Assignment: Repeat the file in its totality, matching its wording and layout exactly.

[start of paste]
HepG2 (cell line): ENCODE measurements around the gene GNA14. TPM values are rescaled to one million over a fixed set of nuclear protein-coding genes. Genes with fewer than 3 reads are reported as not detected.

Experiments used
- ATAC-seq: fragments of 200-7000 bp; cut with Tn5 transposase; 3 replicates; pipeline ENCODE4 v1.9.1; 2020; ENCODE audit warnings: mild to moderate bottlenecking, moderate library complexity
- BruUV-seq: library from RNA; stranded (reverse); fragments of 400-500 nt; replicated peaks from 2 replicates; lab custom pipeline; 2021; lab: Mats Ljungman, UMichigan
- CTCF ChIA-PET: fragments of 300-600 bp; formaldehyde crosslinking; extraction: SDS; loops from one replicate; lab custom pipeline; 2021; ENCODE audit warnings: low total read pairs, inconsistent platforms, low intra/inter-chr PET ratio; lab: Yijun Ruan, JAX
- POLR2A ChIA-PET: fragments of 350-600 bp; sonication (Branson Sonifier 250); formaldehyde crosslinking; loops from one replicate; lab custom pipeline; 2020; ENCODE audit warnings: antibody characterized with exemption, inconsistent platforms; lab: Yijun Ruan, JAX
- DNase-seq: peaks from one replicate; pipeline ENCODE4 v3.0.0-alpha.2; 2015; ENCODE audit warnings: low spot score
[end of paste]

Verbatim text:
HepG2 (cell line): ENCODE measurements around the gene GNA14. TPM values are rescaled to one million over a fixed set of nuclear protein-coding genes. Genes with fewer than 3 reads are reported as not detected.

Experiments used
- ATAC-seq: fragments of 200-7000 bp; cut with Tn5 transposase; 3 replicates; pipeline ENCODE4 v1.9.1; 2020; ENCODE audit warnings: mild to moderate bottlenecking, moderate library complexity
- BruUV-seq: library from RNA; stranded (reverse); fragments of 400-500 nt; replicated peaks from 2 replicates; lab custom pipeline; 2021; lab: Mats Ljungman, UMichigan
- CTCF ChIA-PET: fragments of 300-600 bp; formaldehyde crosslinking; extraction: SDS; loops from one replicate; lab custom pipeline; 2021; ENCODE audit warnings: low total read pairs, inconsistent platforms, low intra/inter-chr PET ratio; lab: Yijun Ruan, JAX
- POLR2A ChIA-PET: fragments of 350-600 bp; sonication (Branson Sonifier 250); formaldehyde crosslinking; loops from one replicate; lab custom pipeline; 2020; ENCODE audit warnings: antibody characterized with exemption, inconsistent platforms; lab: Yijun Ruan, JAX
- DNase-seq: peaks from one replicate; pipeline ENCODE4 v3.0.0-alpha.2; 2015; ENCODE audit warnings: low spot score